Difference Between Covariance and Correlation
Covariance vs Correlation
Covariance and correlation are two concepts in the field of probability and statistics. Both are concepts that describe the relationship between two variables to each other. Also, both are tools of measurement of a certain kind of dependence between variables.
“Covariance” is defined as “the expected value of variations of two random variates from their expected values” while “correlation” is “the expected value of two random variates.”
To simplify, a covariance tries to look into and measure how much variables change together. In this concept, both variables can change in the same way but without indicating any relationship. Covariance is a measurement of strength or weakness of correlation between two or more sets of random variables while correlation serves as a scaled version of a covariance.
Both covariance and correlation have distinctive types. Covariance can be classified as positive covariance (two variables tend to vary together) and negative covariance (one variable is above or below the expected value compared to another variable). On the other hand, correlation has three categories; positive, negative, or zero. Positive correlation is indicated by a plus sign, a negative sign for negative correlation, and “0” for uncorrelated variables.
Both covariance and correlation have ranges. Correlation values are in the scale of -1 to +1. In terms of covariance, values can exceed or can be outside of the correlation range. In addition, correlation values are dependent on units of measure of “X” and “Y.”
Another notable difference is that a correlation is dimensionless. In contrast, a covariance is in units, which is formed by multiplying the unit of one variable to another unit of another variable. Covariance focuses the relationship of two entities such as variables of sets of data. In contrast, correlation can involve two or multiple variables or data sets and their relationships.
Another useful piece of information is that a covariance is often in tandem with a variance (one of its properties and also refers to the common measure of scatter or dispersion) while correlation goes together with dependence and regression analysis. “Dependence” is defined as “any relationship between two data sets or random variables” while regression analysis is the method used to investigate the relationship between independent and dependent variables. Other classifications of correlation are partial and multiple correlations.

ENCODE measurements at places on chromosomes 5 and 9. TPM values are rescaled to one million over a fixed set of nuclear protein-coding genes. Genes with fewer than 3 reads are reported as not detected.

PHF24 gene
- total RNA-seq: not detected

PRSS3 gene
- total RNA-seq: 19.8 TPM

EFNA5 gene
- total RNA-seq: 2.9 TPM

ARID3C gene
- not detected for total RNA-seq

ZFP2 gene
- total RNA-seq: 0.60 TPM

1.Covariance and correlation are two concepts in the study of statistics and probability. They are different in their definitions but are closely related. Both concepts describe the relationship and measure the kind of dependence between two variables.
2.Covariance is the expected value of variations of two random variates from their expected values while a correlation has almost the same definition except that it doesn’t include variations.
3.Covariance is also a measure of two random variables to vary together. Meanwhile, correlation is associated with interdependence or association. Simply put, correlation is how far or how close two variables are from being independent of each other.
4.Covariance is a measure of a correlation while correlation is a scaled version of covariance.
5.Covariance can involve the relationship of two variables or data sets while correlation can involve the relationship of several variables.
6.Correlation values range from positive 1 to negative 1. On the other hand, covariance values can exceed this scale.
7.Both correlation and covariance employ a positive or negative description of its types. Covariance has two types, positive (where two variables vary together) and negative covariance (where one variable is higher or lower than the other variable). In terms of correlation, the positive and negative correlation is joined by an additional category, “0” or an uncorrelated type.
Search DifferenceBetween.net :
Email This Post : If you like this article or our site. Please spread the word. Share it with your friends/family.
Leave a Response